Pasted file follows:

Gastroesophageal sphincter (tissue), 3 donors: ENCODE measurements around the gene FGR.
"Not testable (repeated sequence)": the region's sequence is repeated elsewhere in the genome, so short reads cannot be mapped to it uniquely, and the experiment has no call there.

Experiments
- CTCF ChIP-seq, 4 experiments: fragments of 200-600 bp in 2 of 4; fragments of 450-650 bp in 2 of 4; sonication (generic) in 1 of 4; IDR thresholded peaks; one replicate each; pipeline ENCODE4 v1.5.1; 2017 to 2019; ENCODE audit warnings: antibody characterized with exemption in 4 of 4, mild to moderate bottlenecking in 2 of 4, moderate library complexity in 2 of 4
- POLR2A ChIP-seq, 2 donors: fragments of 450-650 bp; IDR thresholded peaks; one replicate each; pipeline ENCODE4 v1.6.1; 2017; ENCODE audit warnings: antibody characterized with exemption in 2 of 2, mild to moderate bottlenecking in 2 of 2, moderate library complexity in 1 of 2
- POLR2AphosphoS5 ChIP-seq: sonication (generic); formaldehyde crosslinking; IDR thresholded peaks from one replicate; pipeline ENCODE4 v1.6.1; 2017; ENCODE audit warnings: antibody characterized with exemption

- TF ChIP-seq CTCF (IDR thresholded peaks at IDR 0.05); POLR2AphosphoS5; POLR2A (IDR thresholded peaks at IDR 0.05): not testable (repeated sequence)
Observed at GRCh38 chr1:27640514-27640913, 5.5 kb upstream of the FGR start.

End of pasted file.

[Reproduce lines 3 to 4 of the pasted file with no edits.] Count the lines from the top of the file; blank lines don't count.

Experiments
- CTCF ChIP-seq, 4 experiments: fragments of 200-600 bp in 2 of 4; fragments of 450-650 bp in 2 of 4; sonication (generic) in 1 of 4; IDR thresholded peaks; one replicate each; pipeline ENCODE4 v1.5.1; 2017 to 2019; ENCODE audit warnings: antibody characterized with exemption in 4 of 4, mild to moderate bottlenecking in 2 of 4, moderate library complexity in 2 of 4